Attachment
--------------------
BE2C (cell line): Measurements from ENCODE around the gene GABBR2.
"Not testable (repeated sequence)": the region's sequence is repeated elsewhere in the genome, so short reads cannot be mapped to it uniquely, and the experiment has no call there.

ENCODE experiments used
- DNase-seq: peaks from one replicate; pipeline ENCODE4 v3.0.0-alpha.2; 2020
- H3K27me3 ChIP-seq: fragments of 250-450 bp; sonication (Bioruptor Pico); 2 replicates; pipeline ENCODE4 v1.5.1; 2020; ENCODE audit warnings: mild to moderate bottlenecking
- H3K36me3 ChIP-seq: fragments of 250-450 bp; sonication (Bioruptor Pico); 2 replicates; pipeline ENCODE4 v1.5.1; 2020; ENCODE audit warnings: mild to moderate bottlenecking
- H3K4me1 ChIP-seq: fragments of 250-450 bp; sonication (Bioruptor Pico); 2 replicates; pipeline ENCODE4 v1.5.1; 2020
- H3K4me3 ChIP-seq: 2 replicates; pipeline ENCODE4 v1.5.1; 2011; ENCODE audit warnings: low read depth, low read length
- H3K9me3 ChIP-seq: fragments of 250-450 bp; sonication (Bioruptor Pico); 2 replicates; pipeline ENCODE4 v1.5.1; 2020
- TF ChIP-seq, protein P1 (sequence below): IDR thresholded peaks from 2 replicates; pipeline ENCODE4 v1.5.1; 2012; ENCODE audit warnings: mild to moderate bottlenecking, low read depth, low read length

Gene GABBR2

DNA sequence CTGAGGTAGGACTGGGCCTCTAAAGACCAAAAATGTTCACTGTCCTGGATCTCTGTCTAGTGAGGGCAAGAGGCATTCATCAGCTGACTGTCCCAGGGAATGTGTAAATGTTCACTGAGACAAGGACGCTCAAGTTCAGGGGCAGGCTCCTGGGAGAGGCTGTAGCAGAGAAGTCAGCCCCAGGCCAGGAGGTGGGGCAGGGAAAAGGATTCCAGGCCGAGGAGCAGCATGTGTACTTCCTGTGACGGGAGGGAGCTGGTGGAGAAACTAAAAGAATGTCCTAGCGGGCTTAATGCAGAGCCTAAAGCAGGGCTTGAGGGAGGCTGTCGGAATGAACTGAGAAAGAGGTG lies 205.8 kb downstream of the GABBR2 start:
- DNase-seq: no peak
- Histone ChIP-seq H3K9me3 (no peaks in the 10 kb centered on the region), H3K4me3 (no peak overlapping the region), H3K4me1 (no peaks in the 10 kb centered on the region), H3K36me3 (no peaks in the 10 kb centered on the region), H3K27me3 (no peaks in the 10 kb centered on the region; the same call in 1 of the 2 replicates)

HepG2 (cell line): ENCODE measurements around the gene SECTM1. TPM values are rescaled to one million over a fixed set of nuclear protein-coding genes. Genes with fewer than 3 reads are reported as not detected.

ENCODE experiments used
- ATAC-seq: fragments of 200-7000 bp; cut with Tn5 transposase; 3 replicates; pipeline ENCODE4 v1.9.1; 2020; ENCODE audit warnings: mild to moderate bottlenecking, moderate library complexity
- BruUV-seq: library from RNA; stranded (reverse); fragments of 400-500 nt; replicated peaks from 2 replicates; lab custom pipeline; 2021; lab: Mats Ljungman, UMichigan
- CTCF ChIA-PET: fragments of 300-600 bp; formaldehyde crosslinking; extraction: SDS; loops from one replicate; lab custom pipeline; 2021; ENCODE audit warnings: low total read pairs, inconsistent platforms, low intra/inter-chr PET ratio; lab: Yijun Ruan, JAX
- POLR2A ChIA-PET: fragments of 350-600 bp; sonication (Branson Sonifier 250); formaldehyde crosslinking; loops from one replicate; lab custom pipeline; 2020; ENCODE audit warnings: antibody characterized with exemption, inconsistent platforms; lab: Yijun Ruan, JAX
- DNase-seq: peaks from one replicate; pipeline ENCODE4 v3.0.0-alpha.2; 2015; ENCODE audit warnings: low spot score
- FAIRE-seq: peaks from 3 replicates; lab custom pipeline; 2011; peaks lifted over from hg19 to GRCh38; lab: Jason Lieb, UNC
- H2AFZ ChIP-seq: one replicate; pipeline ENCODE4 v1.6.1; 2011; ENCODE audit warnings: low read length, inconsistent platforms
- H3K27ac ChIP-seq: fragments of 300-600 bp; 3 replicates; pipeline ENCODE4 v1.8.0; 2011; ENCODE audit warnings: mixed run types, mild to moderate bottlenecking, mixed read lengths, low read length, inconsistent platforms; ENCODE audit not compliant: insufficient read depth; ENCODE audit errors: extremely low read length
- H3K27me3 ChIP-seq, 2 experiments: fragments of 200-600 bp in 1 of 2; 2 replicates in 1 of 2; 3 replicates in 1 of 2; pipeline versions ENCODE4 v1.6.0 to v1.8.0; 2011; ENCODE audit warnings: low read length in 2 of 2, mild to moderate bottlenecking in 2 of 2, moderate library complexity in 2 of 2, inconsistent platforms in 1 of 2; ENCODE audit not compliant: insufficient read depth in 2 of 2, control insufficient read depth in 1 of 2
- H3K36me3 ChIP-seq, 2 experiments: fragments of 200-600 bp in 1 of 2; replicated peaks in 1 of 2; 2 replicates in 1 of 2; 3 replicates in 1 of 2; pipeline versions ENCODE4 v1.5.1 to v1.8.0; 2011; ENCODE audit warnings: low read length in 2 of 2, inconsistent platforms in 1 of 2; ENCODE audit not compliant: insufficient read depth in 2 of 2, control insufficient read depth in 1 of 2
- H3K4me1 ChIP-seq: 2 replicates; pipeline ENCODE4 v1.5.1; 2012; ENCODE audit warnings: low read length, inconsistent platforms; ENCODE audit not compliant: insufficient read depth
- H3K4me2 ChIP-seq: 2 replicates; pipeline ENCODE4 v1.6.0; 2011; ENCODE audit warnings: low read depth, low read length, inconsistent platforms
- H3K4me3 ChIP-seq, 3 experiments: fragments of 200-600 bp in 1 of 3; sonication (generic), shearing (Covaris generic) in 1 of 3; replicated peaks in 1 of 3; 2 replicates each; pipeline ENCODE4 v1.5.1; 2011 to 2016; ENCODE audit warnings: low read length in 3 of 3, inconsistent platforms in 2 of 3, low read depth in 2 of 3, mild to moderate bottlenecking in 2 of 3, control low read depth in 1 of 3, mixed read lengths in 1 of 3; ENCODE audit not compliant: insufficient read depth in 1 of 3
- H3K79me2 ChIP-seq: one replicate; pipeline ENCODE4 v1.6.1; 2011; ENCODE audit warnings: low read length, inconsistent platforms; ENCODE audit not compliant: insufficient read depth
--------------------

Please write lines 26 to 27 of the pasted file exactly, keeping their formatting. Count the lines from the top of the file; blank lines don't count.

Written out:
- H3K36me3 ChIP-seq, 2 experiments: fragments of 200-600 bp in 1 of 2; replicated peaks in 1 of 2; 2 replicates in 1 of 2; 3 replicates in 1 of 2; pipeline versions ENCODE4 v1.5.1 to v1.8.0; 2011; ENCODE audit warnings: low read length in 2 of 2, inconsistent platforms in 1 of 2; ENCODE audit not compliant: insufficient read depth in 2 of 2, control insufficient read depth in 1 of 2
- H3K4me1 ChIP-seq: 2 replicates; pipeline ENCODE4 v1.5.1; 2012; ENCODE audit warnings: low read length, inconsistent platforms; ENCODE audit not compliant: insufficient read depth